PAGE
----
The general trend noted by HHS – the movement toward multi-institutional research studies – is the norm in cancer clinical research, and this research trend has been accompanied by delays in review that are also described in the advance notice of proposed rulemaking (ANPRM). The initiation of cancer clinical trials may be significantly slowed as the IRB at institution after institution reviews and revises the trial protocol or modifies the informed consent form for the trial. These actions offer no additional protections to research subjects but do postpone the initiation – and as a result the completion – of important research trials.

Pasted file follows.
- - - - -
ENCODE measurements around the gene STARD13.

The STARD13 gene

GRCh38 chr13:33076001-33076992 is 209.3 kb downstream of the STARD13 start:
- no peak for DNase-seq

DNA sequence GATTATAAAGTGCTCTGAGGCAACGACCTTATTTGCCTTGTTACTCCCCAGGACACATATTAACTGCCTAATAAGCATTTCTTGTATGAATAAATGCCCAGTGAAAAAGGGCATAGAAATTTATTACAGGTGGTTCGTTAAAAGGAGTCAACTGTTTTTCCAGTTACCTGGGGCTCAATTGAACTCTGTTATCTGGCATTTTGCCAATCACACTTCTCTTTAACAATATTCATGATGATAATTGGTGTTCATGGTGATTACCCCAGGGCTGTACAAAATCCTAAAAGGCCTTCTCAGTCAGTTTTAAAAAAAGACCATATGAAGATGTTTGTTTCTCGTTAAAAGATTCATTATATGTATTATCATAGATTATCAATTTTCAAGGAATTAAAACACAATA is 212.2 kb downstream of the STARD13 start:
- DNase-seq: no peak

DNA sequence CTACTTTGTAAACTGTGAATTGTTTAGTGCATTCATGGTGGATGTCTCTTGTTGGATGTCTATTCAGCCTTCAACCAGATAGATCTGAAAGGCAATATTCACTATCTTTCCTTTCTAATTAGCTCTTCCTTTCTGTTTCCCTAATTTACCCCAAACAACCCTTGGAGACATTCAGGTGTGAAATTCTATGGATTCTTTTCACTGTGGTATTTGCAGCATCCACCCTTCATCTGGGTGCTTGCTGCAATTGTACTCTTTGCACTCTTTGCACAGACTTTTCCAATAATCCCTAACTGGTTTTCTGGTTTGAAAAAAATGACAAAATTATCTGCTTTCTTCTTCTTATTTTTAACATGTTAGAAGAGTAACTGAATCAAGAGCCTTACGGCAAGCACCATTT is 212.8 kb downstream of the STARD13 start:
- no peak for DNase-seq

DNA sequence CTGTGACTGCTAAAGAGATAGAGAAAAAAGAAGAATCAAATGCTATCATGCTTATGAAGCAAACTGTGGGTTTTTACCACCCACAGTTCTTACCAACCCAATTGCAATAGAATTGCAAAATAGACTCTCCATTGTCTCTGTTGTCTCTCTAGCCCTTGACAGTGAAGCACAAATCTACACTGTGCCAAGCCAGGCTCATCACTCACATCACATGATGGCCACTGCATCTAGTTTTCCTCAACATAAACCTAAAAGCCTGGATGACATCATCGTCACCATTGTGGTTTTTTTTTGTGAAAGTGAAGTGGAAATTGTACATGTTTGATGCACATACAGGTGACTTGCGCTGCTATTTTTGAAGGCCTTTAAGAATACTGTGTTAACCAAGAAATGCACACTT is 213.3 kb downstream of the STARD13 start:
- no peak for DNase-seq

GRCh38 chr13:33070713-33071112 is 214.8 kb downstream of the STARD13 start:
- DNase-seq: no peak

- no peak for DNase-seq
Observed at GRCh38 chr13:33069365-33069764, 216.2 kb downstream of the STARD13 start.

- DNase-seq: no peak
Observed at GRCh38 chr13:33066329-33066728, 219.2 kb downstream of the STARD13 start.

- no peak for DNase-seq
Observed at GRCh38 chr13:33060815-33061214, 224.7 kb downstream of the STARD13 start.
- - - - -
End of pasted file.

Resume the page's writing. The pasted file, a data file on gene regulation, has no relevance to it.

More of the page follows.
We support the revision of the Common Rule to require the designation of a single IRB – whether a central IRB operating outside a research institution or the IRB at one of the participating research sites – as the IRB of record for the multi-institutional study. A central IRB designated as the IRB of record should be capable of undertaking review of the study’s social value, scientific validity, risks and benefits, and adequacy of the informed consent process. The revision of the Common Rule should make clear that the IRB of record will be held responsible for regulatory noncompliance and that such responsibility will not be borne by the IRBs of other participating institutions. Such clarification would not relieve local institutions of the responsibility for protecting research participants, but it would address their concerns related to their legal exposure for the actions of an IRB of record that is located outside the institution.